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Last night I had a wicked case of insomnia, so what did I do? I started writing fics. xD

Didn't fall asleep until 7 AM, didn't wake up until 2 PM. Ah well, at least it's Sunday.

Fandom: UK Politics
Title: Amidst the Roses
Ship(s): David Cameron/Nick Clegg
Word Count: 1,259
Rating: PG
Summary: David Cameron is acting strangely, and Nick Clegg knows what that means. (Inspired by a passing comment on a political programme.) Can also be read here at the meme.
Warning: Spoiler, so only read if you must: (highlight to read) Character death.]
Disclaimer: This is a creative work of fiction, composed of fictional characters inspired by the public personas of living people. No injury or disrespect is intended to the persons named. If you've found this by googling yourself or someone you know, stop playing on the Internet and go run the country.

Amidst the Roses


He knew, somewhere inside.

He knew, by the way David’s tie hung, distracted and rumpled.

He knew, by the way David’s eyes wouldn’t meet his, skittering off to the corners of the room.

He knew, by the way David’s phone calls mysteriously ended upon sight of him.

He knew, by the way David’s schedule suddenly had no time for assignations – or even for more than a quick word, snatched in a corridor.

He knew, because he is not stupid.


“Don’t worry,” Nick says. It’s a rather odd silence, but he’s grown used to odd silences from David lately. “I can handle Harriet. Maybe Bercow will even let us keep it to half an hour, instead of drawing it out as long as he can.”

David’s eyes are on his papers. His fingers drum soundlessly on the rim of the desk, as if dancing to a phantom tune.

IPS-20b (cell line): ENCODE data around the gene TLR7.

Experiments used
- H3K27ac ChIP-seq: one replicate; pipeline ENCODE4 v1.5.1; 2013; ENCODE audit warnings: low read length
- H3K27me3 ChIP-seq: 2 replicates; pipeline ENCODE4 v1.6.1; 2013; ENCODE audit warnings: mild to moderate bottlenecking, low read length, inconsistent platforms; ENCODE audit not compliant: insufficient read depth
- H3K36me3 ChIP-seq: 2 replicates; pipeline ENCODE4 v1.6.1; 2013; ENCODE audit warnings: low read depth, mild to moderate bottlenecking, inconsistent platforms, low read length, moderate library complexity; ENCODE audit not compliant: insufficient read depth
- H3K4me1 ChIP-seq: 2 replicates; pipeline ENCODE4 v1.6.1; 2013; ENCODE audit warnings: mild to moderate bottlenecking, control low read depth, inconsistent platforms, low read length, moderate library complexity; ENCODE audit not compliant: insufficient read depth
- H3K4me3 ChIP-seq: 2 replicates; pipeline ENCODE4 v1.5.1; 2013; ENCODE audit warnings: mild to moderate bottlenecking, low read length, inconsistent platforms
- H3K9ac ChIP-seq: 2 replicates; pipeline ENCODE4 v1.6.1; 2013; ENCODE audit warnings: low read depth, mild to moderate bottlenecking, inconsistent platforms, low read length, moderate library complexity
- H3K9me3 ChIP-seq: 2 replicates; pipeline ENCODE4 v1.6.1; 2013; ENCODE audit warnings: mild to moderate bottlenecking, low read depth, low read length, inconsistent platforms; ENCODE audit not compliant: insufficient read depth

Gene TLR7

Nick tries again. “Bercow really isn’t a Tory any more, is he?”

But David is not to be drawn. He murmurs something noncommittal; Nick has obviously been dismissed.

Nick knows he shouldn’t take it seriously. David’s preparing for the White House trip, and he must be nervous and excited. A little shortness is hardly here nor there. He’s a Lib Dem in a government of Tories – he’s had worse.

Yet time was that David couldn’t look away from him; time was that David’s eyes dropped only as far as Nick’s lips; time was that David’s laughter, David’s attention, David’s joy was all his.

Nick’s a professional politician, a man who’s worked his entire life to get to where he is now. He’s not about to act like a jilted lover, crying over snubs and arrows, weeping over the way David shoves his work into drawers upon seeing him, whinging over the way David has used this American trip to keep him at arm’s length for weeks, obsessing over the way David hushes his phone calls when he sees him – drops his voice low and intimate before hurriedly hanging up – shoves the mobile (one to which Nick hasn’t the number) into his pocket, too quickly and too casually.

Nick blinks, and the room comes back into focus.

David’s head is turned away.

“Are you done with me, then?”

The question hangs in the air between them, where Nick regards it with a mixture of relief and horror.

David’s spine stiffens at that, under the damp white shirt which Nick longs to pull off and throw across the room.

“Just tell me,” Nick says.

David’s voice is tired when it comes, and somehow remote; Nick hardly recognises it as the voice which used to shout his name in the night and caress it gently during the day. “I can’t do this right now.”

“When can you do it?” Nick says, and now he is truly launched. “When you’ve finished destroying my party by forcing us to take apart our souls piece by piece? When you’re back from this precious vanity trip to oh-so-special America and the oh-so-special Americans? When you feel like ridding yourself of a minor inconvenience called me?”

David’s shoulders are taut, but Nick has the strangest feeling that if he pushed, they would collapse. But he cannot have pity, for David has no pity for him.

He leans against the wall, suddenly tired. “I wish we’d never started this.”

It’s the noise that makes him look up.

Later, he will realise that it was David’s pencil, snapped in two.

Now, he has eyes only for David’s face, finally turned to him.

“Don’t say that,” David says, and the intensity in his voice still makes Nick’s blood thrill, even as his brain takes in David’s eyes, shuttered and remote. “Whatever you think of me, don’t say that.”